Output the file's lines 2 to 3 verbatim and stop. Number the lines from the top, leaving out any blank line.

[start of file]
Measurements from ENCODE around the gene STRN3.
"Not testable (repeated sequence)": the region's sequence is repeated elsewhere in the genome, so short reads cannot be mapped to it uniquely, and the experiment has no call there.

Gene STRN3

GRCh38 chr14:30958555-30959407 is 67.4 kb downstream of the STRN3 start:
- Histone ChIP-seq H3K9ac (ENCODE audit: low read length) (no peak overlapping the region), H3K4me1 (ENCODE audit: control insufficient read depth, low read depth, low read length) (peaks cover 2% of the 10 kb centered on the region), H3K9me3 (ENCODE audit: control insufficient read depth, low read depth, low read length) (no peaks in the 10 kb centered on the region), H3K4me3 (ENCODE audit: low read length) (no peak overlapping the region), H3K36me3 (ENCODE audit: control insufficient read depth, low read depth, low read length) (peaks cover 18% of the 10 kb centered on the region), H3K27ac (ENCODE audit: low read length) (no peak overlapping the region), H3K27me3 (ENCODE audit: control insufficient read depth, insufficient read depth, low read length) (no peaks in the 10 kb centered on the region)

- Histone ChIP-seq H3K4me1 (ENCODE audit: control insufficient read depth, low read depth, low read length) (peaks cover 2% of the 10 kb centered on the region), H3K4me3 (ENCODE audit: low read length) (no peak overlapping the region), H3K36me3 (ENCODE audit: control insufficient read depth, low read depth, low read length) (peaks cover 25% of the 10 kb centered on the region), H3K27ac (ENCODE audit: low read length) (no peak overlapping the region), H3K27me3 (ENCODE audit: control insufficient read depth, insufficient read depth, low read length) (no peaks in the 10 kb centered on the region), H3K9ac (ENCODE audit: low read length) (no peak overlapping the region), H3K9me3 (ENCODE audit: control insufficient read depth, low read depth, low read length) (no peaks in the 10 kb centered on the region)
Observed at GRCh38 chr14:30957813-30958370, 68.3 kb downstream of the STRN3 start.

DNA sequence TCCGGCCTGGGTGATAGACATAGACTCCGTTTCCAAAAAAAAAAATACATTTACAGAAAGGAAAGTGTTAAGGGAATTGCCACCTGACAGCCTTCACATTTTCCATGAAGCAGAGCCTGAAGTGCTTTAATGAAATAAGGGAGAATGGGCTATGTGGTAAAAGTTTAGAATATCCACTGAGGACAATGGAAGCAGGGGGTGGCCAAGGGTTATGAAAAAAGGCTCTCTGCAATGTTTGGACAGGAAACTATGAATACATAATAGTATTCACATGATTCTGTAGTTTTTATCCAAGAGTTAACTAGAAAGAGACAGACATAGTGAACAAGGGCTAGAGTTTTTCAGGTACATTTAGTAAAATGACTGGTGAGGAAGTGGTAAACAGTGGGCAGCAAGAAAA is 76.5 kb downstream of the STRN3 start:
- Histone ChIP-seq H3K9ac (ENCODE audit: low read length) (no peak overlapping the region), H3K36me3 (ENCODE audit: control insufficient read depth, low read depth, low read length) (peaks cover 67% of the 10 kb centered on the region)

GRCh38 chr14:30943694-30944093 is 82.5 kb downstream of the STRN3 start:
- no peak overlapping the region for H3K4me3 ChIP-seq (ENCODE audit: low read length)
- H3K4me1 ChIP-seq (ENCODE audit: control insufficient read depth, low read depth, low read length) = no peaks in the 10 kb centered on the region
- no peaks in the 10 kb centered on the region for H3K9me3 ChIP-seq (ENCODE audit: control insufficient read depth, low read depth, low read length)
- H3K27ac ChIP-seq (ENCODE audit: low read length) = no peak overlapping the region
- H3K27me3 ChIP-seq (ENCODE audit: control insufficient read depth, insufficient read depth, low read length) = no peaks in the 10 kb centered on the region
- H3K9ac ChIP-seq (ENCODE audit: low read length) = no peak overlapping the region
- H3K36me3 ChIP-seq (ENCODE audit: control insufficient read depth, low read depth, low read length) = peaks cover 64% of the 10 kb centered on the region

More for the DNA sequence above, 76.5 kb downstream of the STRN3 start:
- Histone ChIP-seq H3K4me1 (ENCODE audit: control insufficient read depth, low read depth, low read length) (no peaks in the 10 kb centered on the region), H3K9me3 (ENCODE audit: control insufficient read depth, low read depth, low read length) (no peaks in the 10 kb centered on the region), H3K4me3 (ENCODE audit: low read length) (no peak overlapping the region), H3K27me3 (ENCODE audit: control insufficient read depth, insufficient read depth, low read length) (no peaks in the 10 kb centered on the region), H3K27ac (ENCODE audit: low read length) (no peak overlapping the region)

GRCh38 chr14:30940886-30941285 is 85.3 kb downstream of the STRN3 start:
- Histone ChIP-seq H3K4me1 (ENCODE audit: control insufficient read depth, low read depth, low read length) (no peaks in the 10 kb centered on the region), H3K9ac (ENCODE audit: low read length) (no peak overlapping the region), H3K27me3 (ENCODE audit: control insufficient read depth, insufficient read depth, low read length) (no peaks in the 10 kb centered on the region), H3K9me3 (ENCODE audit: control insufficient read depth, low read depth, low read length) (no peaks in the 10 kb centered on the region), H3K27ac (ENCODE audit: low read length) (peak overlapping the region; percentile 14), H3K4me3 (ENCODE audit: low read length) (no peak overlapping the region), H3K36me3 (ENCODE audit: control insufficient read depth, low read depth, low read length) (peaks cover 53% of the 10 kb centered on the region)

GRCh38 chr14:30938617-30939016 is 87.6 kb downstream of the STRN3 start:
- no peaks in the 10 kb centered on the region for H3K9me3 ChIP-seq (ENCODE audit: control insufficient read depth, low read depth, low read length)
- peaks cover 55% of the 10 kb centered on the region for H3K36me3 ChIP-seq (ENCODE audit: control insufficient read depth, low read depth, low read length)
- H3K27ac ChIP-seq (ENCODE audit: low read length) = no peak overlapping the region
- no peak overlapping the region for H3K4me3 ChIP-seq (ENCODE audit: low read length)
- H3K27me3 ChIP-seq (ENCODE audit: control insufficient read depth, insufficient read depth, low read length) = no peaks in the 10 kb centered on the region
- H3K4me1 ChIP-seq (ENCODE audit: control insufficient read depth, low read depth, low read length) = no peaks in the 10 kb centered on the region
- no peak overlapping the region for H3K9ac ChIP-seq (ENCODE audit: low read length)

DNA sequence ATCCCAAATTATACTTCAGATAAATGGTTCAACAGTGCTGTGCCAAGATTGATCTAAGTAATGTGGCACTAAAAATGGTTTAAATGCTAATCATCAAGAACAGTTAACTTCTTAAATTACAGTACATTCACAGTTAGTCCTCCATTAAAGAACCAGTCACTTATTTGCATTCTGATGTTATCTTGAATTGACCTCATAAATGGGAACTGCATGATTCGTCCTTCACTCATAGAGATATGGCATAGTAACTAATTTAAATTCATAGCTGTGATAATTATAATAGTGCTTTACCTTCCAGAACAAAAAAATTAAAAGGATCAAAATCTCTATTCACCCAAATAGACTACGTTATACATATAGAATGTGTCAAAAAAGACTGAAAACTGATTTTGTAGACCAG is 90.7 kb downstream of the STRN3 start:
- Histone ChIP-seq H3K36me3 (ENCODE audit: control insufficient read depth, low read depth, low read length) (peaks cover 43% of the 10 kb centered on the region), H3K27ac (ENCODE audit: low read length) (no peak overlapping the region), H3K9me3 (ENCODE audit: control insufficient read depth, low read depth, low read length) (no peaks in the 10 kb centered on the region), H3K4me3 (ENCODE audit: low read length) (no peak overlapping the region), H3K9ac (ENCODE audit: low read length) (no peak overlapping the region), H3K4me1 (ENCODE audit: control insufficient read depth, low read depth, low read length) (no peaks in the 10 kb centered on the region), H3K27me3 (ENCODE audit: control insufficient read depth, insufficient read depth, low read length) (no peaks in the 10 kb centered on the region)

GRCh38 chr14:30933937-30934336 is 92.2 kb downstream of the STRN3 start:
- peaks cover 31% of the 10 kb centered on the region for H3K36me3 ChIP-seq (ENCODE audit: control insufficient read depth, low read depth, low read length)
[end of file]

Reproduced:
"Not testable (repeated sequence)": the region's sequence is repeated elsewhere in the genome, so short reads cannot be mapped to it uniquely, and the experiment has no call there.

Gene STRN3